Russell's measure makes sense, since we are just comparing our current PER with the average PER of the preceding decade. This makes more sense. The economy may change in ten years, but, nonetheless, it will be more similar to the PER readings found 100 years ago. Thus, in a very buoyant economy a PER of 20 might not be “expensive” if the average of the last 10 years has been 19.

Accordingly, I feel that Russell’s measure might be right, and I feel that stocks are priced for perfection.

So, what should we do as investors?

1) We should bear in mind that value considerations are important when investing along the secular trend (which may last more than 10 years). However, those concerned with the primary trend (which lasts significantly less, let’s say between 1-2 years), should not be put off by the dearness and cheapness of the stock market.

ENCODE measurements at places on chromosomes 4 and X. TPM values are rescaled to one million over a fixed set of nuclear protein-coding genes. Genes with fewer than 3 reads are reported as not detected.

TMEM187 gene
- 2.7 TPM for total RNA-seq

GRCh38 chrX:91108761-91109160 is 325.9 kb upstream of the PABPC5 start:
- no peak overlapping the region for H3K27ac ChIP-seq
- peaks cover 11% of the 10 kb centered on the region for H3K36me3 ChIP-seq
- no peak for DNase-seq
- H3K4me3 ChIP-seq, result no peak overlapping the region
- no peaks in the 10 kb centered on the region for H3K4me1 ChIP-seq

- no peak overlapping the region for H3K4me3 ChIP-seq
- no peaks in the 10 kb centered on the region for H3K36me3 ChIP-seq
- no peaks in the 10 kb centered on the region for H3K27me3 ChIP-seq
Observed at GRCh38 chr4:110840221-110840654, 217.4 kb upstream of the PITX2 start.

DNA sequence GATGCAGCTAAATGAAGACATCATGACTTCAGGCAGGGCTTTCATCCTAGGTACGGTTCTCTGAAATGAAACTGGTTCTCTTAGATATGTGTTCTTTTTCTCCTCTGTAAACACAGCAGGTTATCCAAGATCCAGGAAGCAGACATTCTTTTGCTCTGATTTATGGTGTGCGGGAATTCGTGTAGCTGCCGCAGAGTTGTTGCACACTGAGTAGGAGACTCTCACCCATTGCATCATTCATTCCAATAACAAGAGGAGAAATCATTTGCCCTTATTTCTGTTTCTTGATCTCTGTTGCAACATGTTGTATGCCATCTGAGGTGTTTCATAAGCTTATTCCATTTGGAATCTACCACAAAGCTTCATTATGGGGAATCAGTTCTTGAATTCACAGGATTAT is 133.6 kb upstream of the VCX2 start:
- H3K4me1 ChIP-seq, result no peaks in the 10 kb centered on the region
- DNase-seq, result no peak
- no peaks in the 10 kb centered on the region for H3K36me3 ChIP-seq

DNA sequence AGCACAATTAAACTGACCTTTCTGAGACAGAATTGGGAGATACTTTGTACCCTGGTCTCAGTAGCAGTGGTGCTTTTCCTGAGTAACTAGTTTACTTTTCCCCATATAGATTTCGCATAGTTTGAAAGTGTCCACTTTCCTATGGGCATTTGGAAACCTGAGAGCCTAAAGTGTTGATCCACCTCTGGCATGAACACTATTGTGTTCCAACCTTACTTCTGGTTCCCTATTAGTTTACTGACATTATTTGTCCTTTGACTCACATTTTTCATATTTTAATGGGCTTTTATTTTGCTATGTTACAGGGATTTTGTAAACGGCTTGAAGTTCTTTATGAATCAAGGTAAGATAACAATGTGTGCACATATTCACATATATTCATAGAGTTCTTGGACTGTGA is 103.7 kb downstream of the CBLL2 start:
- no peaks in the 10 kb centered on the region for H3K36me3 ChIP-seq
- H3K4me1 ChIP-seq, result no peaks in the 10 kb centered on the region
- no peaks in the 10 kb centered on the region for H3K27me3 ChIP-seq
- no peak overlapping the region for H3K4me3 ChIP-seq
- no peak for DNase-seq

2) I am not a fool, and I know that after five years of advancing prices, the market is more susceptible to a secular bear market. Furthermore, and I agree with Russell, we are not seeing a “bargain” market. However, I also know that nobody knows when this primary bull market will end. And I also do know that the classical (and even better, Schannep’s) Dow Theory will signal soon enough (let’s say ca. 10% below the market top) when it’s time to run for the exits.

3) Accordingly, even though I like to know where I stand, as far as valuations are concerned, I know that I will not act on this information.

4) However, if I were a secular investor, I would definitely run for the exits, as my investment decisions would be based on values and not on technically-based “timing”.